By Alex Sosnowski

Tropical Storm Earl is likely to become the first major hurricane of the 2022 Atlantic hurricane season as it passes to the east of Bermuda, unleashing some impacts on the islands late this week. The Atlantic is heating up following a historic quiet period, and there are a slew of other tropical disturbances in the Atlantic that are being monitored for development, according to AccuWeather meteorologists.

After being named Tropical Storm Earl, with maximum sustained winds of 40 mph, on Sept. 2, the system struggled to maintain strength due to disruptive wind shear over the weekend. But as of Tuesday morning, Earl was packing maximum sustained winds of 65 mph (105 km/h).

Steering breezes have turned Earl to the north as anticipated by AccuWeather meteorologists since last week. The center of the system is likely to pass to the east of Bermuda Thursday night.

“There will be some impacts on the islands of Bermuda in the form of building seas, rough surf, gusty winds and some rain from Earl, but the potentially destructive winds and torrential rain are likely to pass to the east,” Rayno said. Gusts frequenting 40-60 mph (60 to 100 km/h) are likely with a StormMax™ of 70 mph (115 km/h).

A general 1-2 inches (25-50 mm) of rain is expected, with an AccuWeather Local StormMax™ of 5 inches (125 mm). Downpours can lead to localized flooding in poor drainage areas.

“Shipping interests along the path of Earl, as well as from Hurricane Danielle located 1,900 miles (3,060 km) to the northeast, will have to remain alert for rough seas,” said Adam Douty, senior meteorologist at AccuWeather. As of Tuesday morning, Danielle was packing maximum sustained winds of 75 mph (121 km/h).

“Danielle will slowly lose wind intensity and transition to a tropical rainstorm later this week and this weekend,” Douty said.

Shifting steering winds may offer multiple options for where Danielle could eventually track starting this weekend. There is the possibility of the system making a loop before taking a track near Ireland and the United Kingdom or perhaps a more southern route into western Europe. In the latter scenario, it could unleash beneficial rainfall.

There is another scenario in which Danielle could be absorbed by a non-tropical system that pushes eastward from Canada. In this case, Danielle could become unrecognizable prior to reaching Europe.

Elsewhere over the Atlantic, tropical disturbances, also known as tropical waves, will continue to track off the coast of Africa.

Less dry air and wind shear in the zone from Africa to the western Atlantic has allowed these waves to become progressively more robust in recent weeks. One such wave has a medium chance of becoming a tropical depression and storm from Thursday to Saturday. However, steering breezes during this time are likely to carry the system on a curved northward path. As a result, this system may never be a threat to land.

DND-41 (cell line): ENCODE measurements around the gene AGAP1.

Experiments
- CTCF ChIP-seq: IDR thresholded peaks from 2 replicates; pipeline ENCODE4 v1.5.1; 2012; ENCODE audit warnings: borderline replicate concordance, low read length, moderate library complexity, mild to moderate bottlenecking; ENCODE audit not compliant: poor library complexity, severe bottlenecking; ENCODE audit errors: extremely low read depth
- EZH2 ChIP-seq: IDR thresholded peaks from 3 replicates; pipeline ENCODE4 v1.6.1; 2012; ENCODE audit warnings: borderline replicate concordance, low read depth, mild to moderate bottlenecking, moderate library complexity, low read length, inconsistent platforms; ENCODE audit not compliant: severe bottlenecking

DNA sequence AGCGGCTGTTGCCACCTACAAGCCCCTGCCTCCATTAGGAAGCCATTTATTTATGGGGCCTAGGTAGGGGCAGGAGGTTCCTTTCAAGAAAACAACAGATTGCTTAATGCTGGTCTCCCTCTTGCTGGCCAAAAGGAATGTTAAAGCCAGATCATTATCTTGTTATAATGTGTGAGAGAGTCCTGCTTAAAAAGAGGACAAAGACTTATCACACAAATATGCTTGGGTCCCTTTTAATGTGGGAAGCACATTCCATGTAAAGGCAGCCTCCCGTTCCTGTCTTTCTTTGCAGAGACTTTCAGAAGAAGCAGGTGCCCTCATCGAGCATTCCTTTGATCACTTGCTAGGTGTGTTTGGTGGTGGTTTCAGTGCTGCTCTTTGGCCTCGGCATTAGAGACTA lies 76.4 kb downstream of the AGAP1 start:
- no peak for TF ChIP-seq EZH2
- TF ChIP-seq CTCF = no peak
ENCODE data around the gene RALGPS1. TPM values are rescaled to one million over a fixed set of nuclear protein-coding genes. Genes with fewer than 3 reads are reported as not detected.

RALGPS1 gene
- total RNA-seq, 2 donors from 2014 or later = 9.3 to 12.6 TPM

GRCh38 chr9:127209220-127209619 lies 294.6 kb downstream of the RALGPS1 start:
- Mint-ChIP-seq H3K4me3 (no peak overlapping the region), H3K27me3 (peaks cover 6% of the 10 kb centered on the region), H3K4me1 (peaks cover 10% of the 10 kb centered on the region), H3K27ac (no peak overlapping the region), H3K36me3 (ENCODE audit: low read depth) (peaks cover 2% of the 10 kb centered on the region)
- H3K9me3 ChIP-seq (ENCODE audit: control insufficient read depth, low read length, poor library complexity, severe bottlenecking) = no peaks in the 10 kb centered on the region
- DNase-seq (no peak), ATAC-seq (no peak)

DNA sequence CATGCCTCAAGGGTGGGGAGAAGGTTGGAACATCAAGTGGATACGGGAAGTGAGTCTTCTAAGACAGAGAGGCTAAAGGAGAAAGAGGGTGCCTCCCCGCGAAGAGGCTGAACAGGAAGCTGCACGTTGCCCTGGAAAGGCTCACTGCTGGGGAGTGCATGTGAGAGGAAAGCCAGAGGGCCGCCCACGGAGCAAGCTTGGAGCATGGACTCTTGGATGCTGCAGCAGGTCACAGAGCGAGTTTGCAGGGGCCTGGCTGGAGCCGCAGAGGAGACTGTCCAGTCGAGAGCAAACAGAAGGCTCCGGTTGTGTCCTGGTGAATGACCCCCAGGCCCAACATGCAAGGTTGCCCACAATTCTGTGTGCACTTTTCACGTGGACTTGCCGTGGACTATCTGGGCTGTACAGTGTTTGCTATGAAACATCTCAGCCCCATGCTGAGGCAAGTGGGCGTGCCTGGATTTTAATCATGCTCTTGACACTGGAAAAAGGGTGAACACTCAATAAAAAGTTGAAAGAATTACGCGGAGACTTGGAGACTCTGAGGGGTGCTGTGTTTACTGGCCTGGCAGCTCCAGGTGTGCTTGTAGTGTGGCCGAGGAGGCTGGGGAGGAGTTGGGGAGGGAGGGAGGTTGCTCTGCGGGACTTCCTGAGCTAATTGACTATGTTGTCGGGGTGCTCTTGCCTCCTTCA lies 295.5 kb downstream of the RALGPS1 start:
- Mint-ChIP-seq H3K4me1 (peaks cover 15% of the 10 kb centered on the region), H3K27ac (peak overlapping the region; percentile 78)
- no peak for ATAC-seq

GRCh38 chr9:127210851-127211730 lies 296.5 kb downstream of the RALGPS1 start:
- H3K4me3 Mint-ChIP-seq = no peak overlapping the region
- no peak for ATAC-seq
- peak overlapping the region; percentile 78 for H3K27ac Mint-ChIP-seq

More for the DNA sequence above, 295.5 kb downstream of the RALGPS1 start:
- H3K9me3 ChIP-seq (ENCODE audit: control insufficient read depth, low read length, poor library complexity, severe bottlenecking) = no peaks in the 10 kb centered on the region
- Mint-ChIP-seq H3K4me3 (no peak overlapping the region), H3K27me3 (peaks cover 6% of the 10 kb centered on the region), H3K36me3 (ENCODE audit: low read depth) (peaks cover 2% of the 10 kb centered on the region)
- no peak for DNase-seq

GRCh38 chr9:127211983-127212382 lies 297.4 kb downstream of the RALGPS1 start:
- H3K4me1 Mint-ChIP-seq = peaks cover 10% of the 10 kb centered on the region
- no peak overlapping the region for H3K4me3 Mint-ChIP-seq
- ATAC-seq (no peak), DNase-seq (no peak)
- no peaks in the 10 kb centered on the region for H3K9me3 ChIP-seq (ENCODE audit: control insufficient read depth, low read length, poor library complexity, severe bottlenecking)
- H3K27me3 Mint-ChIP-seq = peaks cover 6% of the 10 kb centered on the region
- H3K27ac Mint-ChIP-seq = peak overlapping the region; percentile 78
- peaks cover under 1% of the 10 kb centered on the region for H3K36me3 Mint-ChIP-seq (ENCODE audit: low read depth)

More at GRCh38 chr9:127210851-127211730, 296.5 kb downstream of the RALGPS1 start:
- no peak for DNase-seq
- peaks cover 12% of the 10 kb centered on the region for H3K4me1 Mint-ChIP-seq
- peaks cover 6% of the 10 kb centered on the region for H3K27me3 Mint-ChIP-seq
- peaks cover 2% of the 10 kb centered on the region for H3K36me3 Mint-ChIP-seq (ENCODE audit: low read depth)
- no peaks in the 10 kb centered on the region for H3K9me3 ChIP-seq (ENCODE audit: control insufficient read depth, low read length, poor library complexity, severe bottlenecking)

Additional tropical waves from Africa that follow are more likely to travel farther to the west and perhaps toward the Caribbean Sea around mid-September and possibly the United States later in September. Meteorologists say this is because a zone of high pressure is likely to strengthen to the north, and a clockwise flow of air will direct the systems more to the west, rather than to the north. At least one of these new waves has a chance to develop as soon as Saturday or Sunday.

The next named storm in the Atlantic will be called Fiona.

Meanwhile, near the southern coast of the U.S., a non-tropical storm system that is expected to drift southward over the Gulf of Mexico later this week will be of interest to AccuWeather meteorologists.

“This system will likely only have a brief window to develop into a tropical system late this week,” Douty said. “It will have to organize, become tropical and strengthen all in the span of a couple of days, which is probably not enough time, before moving back over the South-Central states this weekend.”

If that system is delayed in turning to the north, then it might have enough time to become an organized tropical system, but AccuWeather forecasters believe that is unlikely at this time.

The climatological peak of the hurricane season is just a few days away on Sept. 10 and despite the lack of tropical systems in August, the Atlantic has sprung to life.

Danielle became the first Atlantic hurricane of 2022 on Sept. 2, about three weeks behind the average of when the first hurricane usually forms in the basin. If Earl does achieve major hurricane strength by the end of the week, that would only be about a week behind the average date for the first major hurricane. Typically the first Category 3 hurricane forms around Sept. 1 in the Atlantic.

The influence of wind shear and dry air that kept tropical development at bay across the Atlantic during August is expected to ease up somewhat through the remainder of hurricane season. The number of named storms for 2022 is likely to be near average with near to slightly below-average numbers of hurricanes and major hurricanes.

“Accumulated cyclone energy” takes into account the intensity and duration of all tropical storms and hurricanes as a tropical season progresses.

AccuWeather’s long-range forecast team predicts that one to three additional named tropical systems may unleash direct impacts on the U.S.

Produced in association with AccuWeather.

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